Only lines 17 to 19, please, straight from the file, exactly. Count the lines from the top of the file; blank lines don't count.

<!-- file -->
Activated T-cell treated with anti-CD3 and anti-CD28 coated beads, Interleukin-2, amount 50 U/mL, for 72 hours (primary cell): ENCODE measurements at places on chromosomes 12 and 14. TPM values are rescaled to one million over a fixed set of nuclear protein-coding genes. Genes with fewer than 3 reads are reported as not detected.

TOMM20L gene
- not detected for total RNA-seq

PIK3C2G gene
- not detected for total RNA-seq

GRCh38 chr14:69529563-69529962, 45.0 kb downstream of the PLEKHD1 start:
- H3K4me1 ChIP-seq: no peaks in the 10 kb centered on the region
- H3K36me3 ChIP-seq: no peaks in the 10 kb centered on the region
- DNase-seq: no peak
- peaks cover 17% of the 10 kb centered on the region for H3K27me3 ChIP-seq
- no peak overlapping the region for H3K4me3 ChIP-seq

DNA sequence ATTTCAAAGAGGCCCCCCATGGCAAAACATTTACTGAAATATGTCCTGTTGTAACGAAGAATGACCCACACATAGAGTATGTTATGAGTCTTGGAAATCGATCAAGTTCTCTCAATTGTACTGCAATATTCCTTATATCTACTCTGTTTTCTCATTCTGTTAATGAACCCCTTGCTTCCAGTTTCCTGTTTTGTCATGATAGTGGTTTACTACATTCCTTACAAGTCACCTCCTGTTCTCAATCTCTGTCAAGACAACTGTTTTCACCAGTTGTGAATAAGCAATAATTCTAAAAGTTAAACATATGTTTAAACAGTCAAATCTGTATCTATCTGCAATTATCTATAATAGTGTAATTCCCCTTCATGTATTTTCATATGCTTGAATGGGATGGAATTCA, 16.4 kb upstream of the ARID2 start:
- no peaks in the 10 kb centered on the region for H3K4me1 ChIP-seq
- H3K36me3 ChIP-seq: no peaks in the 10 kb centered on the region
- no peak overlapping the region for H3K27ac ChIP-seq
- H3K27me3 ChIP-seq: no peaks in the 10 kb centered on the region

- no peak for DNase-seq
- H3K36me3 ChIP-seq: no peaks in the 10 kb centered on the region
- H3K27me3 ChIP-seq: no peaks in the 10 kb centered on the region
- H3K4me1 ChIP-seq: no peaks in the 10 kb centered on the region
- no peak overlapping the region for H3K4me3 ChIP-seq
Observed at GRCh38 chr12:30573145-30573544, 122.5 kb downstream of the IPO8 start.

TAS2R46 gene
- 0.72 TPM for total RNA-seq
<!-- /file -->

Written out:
- no peak for DNase-seq
- H3K36me3 ChIP-seq: no peaks in the 10 kb centered on the region
- H3K27me3 ChIP-seq: no peaks in the 10 kb centered on the region